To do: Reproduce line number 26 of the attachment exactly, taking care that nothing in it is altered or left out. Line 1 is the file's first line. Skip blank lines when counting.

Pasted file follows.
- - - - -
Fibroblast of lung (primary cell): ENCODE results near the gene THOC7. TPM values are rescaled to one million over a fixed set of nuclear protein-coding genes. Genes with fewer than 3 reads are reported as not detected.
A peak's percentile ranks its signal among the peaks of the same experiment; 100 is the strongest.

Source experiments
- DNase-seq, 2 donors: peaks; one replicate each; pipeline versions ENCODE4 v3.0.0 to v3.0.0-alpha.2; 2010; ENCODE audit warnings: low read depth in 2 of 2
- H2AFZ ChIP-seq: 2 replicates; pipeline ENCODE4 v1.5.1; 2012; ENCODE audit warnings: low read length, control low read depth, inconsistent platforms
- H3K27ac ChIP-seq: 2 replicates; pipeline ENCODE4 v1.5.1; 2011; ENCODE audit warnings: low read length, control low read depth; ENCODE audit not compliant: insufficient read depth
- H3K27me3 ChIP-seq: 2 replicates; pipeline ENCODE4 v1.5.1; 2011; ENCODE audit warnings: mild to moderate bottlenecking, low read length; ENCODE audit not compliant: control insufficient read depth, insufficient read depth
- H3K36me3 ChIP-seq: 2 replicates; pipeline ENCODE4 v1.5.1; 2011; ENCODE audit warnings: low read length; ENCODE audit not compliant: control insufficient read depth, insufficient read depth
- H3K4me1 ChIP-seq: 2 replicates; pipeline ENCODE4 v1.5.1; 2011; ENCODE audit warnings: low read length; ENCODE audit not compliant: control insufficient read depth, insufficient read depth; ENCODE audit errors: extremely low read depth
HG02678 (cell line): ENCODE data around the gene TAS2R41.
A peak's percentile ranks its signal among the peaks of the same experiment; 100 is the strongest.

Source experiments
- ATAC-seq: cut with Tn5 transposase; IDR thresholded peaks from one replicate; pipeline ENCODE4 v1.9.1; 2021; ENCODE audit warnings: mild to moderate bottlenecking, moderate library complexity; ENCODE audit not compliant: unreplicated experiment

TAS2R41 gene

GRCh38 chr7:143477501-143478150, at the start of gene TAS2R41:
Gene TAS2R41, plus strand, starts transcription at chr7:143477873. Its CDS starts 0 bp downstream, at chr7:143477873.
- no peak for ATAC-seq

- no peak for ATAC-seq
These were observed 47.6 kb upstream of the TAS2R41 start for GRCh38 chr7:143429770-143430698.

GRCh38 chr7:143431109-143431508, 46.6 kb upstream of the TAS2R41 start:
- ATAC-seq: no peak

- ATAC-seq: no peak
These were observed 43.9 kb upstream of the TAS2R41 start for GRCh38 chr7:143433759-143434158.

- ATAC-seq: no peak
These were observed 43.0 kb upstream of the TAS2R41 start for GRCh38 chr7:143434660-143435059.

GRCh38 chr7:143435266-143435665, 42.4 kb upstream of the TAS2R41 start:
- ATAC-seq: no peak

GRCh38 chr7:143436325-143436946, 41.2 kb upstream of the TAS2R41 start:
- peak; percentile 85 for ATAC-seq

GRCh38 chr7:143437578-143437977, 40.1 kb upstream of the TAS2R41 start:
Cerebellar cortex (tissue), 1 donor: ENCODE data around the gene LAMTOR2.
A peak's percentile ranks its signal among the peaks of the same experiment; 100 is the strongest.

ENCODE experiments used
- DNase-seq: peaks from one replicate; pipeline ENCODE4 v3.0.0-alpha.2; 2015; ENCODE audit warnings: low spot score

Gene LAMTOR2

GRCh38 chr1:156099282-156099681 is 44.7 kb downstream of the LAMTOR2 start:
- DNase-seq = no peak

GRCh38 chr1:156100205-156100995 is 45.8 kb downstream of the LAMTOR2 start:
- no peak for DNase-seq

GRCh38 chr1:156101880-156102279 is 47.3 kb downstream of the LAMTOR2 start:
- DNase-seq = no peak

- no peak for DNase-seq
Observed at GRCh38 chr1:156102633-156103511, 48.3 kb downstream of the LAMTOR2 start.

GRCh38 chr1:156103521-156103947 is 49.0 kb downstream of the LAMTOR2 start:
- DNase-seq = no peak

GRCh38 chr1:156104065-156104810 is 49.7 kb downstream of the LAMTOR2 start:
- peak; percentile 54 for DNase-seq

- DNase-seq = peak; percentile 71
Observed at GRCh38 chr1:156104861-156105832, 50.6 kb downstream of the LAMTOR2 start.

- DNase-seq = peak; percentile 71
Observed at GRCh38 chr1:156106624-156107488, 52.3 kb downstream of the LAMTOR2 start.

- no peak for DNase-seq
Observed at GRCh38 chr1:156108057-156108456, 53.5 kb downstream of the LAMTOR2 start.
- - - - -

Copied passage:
GRCh38 chr7:143435266-143435665, 42.4 kb upstream of the TAS2R41 start: